5 Reasons to Try Community Supported Agriculture (CSA)

When we signed up for a Community Supported Agriculture (CSA) winter share last November, we expected it to be delicious. Who knew it would be so much fun?

Week 5 CSA Winter Share ProduceIt all started when we visited the Los Osos Valley Organic Farm during a Central Coast Bioneers organic farm tour in October 2012 and became interested in purchasing a winter season share. Picking up at the farm was not practical for us so that was a potential road block.

Sign Up

On the farm’s website, I was happy to learn home delivery was available for a small fee. A link took me to a subscription website powered by Farmigo (a cloud-based CSA management system). I registered for an account and opted for a weekly share.

How it Works

The farm uses a 2 bag system. The first week’s share was delivered in an insulated bag with our name and address. The next week we placed our cleaned out empty bag on our porch and it was switched out for a new bag with week two’s share, and so on.

Week 1 – A New Experience

CSA Insulated Delivery BagI met Anka as she was walking up our very steep driveway and she handed off our first delivery. I was on my own at home that week, and have virtually no mechanical skills, so the first issue I was faced with was how to open the bag. After puzzling over it for a few minutes I figured it out was able to open the bag without destroying it in the process.

After laughing and being grateful no one saw me struggling with the bag, I donned my rubber gloves. I’m squeamish, and the produce was organic and straight from the farmer’s fields, so I expected some dirt and a stray bug or two, thus the rubber gloves. I removed the items from the bag and arranged them on the kitchen counter. The first week’s bag contained:

  • Week 1 CSA Winter Share ProduceSpaghetti Squash
  • Green Cabbage
  • Spinach
  • Radishes
  • Jalapeño Peppers
  • Lettuces
  • Beets
  • Broccoli Rabe

After taking a photo with my smartphone, I rinsed and washed everything—there was very little dirt and a tiny living thing or two but nothing I couldn’t handle. I put the perishables in the fridge and contemplated what to make for dinner.

The spaghetti squash and jalapeño peppers were set aside for my spouse. I decided to try roasting beets for the first time, with tasty results. Throughout the week, I enjoyed salads with the radishes, spinach, and lettuce. I’d never prepared broccoli rabe so sautéed it in olive oil with a sprinkle of salt and a squeeze of lemon—it was delicious.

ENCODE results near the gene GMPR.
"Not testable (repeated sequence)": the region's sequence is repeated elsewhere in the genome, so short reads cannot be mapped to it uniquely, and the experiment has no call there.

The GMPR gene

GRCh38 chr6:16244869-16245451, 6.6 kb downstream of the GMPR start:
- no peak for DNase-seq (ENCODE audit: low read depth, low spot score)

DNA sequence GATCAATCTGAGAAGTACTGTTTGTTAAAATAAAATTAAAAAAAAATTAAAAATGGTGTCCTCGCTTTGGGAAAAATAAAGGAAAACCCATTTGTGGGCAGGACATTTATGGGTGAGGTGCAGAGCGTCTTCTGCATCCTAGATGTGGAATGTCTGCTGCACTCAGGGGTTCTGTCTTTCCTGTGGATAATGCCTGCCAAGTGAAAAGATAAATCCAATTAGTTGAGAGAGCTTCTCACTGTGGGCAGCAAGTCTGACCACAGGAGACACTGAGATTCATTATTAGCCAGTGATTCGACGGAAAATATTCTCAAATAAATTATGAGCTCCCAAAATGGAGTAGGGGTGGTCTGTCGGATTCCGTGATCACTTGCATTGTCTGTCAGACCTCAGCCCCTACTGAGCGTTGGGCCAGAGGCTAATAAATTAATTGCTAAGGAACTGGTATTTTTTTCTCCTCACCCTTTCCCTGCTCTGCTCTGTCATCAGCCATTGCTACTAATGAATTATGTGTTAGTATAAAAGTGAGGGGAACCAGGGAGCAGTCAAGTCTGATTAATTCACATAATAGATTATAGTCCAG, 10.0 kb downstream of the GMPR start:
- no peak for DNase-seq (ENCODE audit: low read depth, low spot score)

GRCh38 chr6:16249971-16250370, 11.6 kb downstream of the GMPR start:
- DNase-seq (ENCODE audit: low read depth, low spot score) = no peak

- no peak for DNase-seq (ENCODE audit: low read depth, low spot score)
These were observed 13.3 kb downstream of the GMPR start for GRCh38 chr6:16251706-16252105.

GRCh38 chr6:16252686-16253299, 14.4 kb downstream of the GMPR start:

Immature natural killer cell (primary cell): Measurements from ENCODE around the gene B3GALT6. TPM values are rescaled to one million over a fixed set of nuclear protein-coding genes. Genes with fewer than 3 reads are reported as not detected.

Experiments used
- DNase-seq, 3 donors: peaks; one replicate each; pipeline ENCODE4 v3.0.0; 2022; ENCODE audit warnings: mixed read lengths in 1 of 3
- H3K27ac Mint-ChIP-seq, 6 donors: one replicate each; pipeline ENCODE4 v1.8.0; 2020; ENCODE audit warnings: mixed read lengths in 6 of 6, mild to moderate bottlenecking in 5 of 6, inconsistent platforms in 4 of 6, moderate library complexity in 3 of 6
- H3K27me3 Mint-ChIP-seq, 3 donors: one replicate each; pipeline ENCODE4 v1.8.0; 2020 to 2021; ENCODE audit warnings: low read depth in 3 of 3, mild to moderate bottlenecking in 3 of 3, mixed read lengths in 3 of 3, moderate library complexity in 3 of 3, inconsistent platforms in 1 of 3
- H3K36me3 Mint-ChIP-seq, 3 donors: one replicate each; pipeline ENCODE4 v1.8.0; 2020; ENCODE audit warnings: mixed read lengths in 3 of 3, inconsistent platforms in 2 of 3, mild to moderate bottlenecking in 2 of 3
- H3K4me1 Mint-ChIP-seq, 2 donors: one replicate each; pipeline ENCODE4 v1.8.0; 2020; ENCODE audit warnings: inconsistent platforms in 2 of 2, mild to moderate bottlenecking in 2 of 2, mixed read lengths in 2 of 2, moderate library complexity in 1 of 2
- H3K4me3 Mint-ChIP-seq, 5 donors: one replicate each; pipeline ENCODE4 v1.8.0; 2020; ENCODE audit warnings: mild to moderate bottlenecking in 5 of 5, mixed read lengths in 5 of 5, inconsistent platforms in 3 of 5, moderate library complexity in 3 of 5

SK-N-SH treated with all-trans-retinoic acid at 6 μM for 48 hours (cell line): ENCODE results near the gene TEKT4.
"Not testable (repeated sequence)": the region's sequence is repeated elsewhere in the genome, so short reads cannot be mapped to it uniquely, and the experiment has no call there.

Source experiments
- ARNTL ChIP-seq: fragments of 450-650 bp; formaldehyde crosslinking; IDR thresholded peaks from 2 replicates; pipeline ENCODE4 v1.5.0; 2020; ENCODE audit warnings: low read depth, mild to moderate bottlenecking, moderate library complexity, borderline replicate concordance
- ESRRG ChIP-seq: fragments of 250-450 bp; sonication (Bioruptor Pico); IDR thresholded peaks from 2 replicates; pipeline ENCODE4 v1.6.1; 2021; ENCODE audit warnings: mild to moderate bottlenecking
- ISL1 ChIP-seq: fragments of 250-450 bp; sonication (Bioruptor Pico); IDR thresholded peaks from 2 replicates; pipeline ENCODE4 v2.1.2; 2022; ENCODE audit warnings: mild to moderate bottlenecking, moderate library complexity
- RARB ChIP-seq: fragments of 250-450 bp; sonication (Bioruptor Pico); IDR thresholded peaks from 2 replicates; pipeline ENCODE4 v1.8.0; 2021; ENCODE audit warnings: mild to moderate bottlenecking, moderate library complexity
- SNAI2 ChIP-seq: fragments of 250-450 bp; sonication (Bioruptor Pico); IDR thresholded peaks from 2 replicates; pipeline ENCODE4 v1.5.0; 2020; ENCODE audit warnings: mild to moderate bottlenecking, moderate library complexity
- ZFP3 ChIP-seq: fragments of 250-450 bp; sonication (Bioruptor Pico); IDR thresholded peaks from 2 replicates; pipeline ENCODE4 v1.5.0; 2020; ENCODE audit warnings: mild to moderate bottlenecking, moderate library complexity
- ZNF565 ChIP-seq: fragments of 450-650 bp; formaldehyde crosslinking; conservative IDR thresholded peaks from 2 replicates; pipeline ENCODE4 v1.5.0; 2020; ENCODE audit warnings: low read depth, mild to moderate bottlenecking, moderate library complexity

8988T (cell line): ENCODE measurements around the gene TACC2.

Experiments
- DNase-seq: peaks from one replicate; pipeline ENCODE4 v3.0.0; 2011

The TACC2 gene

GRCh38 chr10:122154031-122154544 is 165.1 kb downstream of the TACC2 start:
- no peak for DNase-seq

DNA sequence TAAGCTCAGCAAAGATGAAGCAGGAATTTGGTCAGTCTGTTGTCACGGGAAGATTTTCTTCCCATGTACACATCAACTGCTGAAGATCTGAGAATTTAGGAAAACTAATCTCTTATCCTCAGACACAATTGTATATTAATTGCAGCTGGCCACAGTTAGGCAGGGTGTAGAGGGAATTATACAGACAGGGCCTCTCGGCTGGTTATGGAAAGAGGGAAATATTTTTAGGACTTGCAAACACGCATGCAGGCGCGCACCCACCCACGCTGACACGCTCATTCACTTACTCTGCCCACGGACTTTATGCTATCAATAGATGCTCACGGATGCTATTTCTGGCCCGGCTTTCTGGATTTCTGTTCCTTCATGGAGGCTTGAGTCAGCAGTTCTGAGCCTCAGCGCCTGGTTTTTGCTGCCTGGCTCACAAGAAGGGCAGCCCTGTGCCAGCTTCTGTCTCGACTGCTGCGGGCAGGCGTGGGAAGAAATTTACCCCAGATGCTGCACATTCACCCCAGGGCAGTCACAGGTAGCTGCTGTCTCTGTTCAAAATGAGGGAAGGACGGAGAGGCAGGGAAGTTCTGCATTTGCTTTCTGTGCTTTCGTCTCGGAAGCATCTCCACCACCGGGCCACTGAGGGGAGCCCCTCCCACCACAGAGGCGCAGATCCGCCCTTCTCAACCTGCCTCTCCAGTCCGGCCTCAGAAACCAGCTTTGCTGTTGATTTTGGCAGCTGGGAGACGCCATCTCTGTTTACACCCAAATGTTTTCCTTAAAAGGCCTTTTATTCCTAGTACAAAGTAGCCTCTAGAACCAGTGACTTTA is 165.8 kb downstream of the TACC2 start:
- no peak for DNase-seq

Following Weeks – Fun and Delicious

Week 3 CSA Winter Share ProduceEach week we had fun discovering what was in the bag. My spouse was elated with the chard, kale, and collard greens. Other items included butternut squash, onion, pumpkin, leeks, cauliflower, pak choi, broccoli, and an herb-like plant I never did identify. My spouse enjoyed the challenge of devising new recipes (especially to get me to eat more greens, I like soup).

We just signed up for the spring share…can’t wait to see what’s in the bag for spring.

5 Reasons to Try Community Supported Agriculture

A variety of CSA programs are widely available across the U.S. so there is sure to be one that meets your needs. Below are 5 reasons to try Community Supported Agriculture:

  1. Fun – it is fun to eat fruits and vegetables you may not have bought at the grocery market for a long time or in some cases ever. Those who enjoy coming up with recipes will have a constant stream of ingredients to try out. For those that don’t, many CSA’s provide recipe ideas and there is always the Internet or cookbooks.
  2. Healthy – eating a variety of fresh seasonal produce is good for you. Many CSA farms are organic which ups the healthy factor for you and the planet.
  3. Carbon Footprint – CSA farms are local so the amount of energy involved in transporting it is low compared to products that travel 1,000 miles or more to the store and then from the store to your home.
  4. Cost – in many cases CSA produce is comparable in price to what you would pay at a grocery market.
  5. Local – supporting local farmers keeps your money in your community.

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Author: Linda Poppenheimer

Linda researches and writes about environmental topics to share information, spark conversation, and convince people to take action to keep earth habitable for all. She believes our individual actions do matter—it all adds up.

1 thought on “5 Reasons to Try Community Supported Agriculture (CSA)”

  1. Reason 6: Fresh! ~_^ ( I know, you included it in healthy) and maybe it is just “all in my mind” but the fact that the produce is so fresh, literally picked that day, meant that to me it tasted significantly better than most produce bought in large grocery chains. I’m delighted with the results so far and wish we’d started sooner! LOL

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